Walters on Bankruptcy
In a recent blog post at The Walters Way ("And what should they know of England that only England know…"), Professor Adrian Walters reflects on the different understandings and practices of creditor-initiated, or "involuntary," bankruptcy in the United States, the Netherlands, and Walters' home jurisdiction of England and Wales.
These different practices are the subject of a new piece of scholarship by Walters and Jason Kilborn of the John Marshall Law School titled "Involuntary Bankruptcy as Debt Collection: Multi-Jurisdictional Lessons in Choosing the Right Tool for the Job." Here is the abstract:
"This paper contrasts the usage of creditor-initiated or 'involuntary' bankruptcy in England, the Netherlands and the United States, and it presents empirical evidence to reveal and explain stark divergences among these three otherwise very similar systems. US practice is consistent with the hypothesis that involuntary bankruptcy should represent a rare exception to the ordinary process of individual claims enforcement. Elevated levels of involuntary bankruptcy in England and the Netherlands pose a theoretical and practical conundrum. Analysis of empirical data suggests that involuntary bankruptcy is commonly used in England and the Netherlands for deleterious purposes inconsistent with the modern goals of bankruptcy. These discoveries suggest that policymakers should consider restricting involuntary bankruptcy in a variety of ways, especially against individual, natural person debtors."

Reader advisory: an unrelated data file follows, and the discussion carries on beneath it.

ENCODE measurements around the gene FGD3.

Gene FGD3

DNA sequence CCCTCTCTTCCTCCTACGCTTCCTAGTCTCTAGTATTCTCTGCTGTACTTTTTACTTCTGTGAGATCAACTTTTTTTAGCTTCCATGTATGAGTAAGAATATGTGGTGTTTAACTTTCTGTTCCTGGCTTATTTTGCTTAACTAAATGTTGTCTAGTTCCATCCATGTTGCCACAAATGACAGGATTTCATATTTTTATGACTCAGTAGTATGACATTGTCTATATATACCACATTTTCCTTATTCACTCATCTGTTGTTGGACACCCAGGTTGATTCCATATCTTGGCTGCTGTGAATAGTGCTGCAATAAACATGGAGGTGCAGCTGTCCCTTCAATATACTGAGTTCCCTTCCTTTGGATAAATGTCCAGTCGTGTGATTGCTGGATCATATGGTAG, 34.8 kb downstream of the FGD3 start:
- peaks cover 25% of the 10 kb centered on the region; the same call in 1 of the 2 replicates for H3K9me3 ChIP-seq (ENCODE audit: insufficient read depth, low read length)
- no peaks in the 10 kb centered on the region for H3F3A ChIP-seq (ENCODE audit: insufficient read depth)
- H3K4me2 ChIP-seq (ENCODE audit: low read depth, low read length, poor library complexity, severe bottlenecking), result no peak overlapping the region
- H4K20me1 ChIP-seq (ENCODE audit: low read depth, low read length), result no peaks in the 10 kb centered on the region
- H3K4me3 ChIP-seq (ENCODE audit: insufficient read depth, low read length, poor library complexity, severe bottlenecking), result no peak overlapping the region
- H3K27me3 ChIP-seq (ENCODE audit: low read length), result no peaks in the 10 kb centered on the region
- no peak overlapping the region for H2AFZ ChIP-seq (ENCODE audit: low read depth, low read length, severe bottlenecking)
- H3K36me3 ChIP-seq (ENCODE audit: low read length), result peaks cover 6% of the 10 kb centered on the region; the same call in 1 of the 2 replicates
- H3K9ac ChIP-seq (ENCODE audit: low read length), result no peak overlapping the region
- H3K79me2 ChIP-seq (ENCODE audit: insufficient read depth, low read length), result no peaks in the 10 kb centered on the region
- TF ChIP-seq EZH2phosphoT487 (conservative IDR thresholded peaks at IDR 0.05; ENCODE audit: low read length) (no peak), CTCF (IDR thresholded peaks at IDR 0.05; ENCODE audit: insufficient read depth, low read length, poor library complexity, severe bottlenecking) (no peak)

Download the paper on SSRN here.